SALT LAKE CITY (ABC4 News) – Utahns rejected a proposal to use an increase in the gas tax to help fund education.
Non-binding Question 1 asked voters if they would support a 10-cent increase to the gas tax to raise money to go directly to schools and teachers.
The ballot question is the result of a compromise between lawmakers the group Our Schools Now to increase funding by more than $100,000,000 a year.
As of 11 p.m. Tuesday, 66 percent of Utahns voted against the question versus 34 percent who voted in favor.
After Tuesday’s election and vote on Question 1, Nolan Karras, member of the Our Schools Now Executive Committee issued the following statement:
“We regret we weren’t successful tonight. The complexity of using a gas tax to offset money being taken from the general fund — from education and to transportation — was an issue we never got beyond. Immediately following the compromise during the last legislative session our support considerably decreased.
However, in the process of the campaign we built the strongest political organization for the promotion of public education in the history of the state. Our supporters aren’t going anywhere. There will continue to be a strong voice for improving funding for education.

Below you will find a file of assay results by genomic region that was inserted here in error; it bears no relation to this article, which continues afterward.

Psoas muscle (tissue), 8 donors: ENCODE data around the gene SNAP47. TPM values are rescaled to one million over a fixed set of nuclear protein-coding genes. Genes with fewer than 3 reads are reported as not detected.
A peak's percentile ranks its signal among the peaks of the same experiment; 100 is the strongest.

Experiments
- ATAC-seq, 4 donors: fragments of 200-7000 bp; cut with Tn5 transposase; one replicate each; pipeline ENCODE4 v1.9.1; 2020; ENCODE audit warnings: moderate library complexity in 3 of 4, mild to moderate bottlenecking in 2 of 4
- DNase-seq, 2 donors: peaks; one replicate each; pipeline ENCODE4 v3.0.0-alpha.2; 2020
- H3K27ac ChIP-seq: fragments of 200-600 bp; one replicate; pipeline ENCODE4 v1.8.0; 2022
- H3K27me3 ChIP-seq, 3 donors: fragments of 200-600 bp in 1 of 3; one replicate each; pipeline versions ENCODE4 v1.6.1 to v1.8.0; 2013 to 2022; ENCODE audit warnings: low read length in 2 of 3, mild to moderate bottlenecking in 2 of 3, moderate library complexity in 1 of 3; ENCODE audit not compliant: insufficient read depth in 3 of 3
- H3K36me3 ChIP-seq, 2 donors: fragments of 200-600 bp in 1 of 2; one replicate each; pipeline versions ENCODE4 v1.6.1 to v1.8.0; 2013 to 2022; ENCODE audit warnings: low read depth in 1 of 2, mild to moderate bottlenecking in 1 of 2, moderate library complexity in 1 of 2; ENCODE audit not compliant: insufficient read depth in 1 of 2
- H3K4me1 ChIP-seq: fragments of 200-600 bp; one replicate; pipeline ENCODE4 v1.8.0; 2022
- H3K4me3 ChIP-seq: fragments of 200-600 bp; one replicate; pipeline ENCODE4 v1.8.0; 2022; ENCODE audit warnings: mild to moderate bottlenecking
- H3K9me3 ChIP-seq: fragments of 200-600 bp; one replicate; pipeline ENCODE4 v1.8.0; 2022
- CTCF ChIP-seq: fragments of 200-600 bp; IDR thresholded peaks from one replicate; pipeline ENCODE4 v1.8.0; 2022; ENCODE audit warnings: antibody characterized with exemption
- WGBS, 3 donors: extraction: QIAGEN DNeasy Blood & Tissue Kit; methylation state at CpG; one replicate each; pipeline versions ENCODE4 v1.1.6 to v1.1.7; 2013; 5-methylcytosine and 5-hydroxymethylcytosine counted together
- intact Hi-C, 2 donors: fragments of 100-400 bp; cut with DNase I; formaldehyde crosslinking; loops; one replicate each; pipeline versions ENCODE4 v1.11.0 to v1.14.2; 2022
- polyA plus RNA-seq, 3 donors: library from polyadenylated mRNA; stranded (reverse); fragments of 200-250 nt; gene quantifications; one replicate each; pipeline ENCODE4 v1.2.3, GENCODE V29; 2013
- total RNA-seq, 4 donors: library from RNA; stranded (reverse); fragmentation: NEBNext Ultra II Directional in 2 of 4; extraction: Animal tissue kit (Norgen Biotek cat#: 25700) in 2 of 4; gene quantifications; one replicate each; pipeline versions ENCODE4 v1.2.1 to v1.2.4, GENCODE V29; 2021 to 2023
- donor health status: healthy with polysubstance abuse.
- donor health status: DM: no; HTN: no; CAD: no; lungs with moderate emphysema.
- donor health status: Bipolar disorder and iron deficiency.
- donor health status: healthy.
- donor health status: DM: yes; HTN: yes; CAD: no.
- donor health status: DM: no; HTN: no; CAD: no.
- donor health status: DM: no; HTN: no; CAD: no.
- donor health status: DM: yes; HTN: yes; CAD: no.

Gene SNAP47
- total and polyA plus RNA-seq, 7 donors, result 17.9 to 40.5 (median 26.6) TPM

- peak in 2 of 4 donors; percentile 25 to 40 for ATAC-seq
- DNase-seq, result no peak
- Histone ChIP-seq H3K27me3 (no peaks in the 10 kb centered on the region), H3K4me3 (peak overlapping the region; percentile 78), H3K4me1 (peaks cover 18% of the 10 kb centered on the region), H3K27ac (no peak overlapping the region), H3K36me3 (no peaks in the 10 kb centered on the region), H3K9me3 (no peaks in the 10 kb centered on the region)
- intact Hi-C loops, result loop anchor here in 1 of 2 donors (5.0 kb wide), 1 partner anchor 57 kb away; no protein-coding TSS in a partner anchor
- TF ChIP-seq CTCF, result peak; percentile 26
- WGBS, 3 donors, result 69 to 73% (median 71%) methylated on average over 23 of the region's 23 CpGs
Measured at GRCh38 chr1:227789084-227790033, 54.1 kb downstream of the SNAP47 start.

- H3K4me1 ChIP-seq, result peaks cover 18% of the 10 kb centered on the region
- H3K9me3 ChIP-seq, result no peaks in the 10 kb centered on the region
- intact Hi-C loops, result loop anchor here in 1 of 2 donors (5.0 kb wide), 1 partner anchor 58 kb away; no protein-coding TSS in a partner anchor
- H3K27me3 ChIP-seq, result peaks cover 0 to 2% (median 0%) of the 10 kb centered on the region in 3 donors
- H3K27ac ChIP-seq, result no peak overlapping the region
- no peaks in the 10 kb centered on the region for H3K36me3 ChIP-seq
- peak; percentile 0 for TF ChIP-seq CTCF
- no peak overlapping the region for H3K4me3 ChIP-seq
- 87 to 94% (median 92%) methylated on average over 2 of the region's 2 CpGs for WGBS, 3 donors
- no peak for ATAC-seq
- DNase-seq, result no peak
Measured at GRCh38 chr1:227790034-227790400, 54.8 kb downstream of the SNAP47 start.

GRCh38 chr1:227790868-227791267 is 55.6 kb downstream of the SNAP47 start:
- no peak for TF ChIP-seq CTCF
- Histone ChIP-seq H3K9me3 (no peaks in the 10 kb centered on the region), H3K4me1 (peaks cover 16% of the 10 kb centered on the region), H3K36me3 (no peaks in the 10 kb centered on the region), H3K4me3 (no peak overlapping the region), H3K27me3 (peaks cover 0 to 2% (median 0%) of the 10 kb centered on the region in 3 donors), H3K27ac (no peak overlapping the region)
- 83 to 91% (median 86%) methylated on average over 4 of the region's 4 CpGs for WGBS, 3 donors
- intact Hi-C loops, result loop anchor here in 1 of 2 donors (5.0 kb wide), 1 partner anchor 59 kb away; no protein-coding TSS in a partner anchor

While the gas tax wasn’t successful tonight, voters across the state decided
to increase funding for education through successful bond elections. We must turn the emphasis from investing in new buildings to investing in our teachers.
We particularly want to thank Governor Herbert and legislative leadership for their support of education and for putting Question 1 on the ballot. They have each been tireless in their support for education and have been successful in securing previous funding increases. We look forward to working with them to find alternatives to the gas tax to continue with those past successes.
Our goal remains to raise per-pupil spending on an inflation-adjusted basis by over $1000 per student. The new money should be under local control to support teachers and improve student proficiencies across all grades.”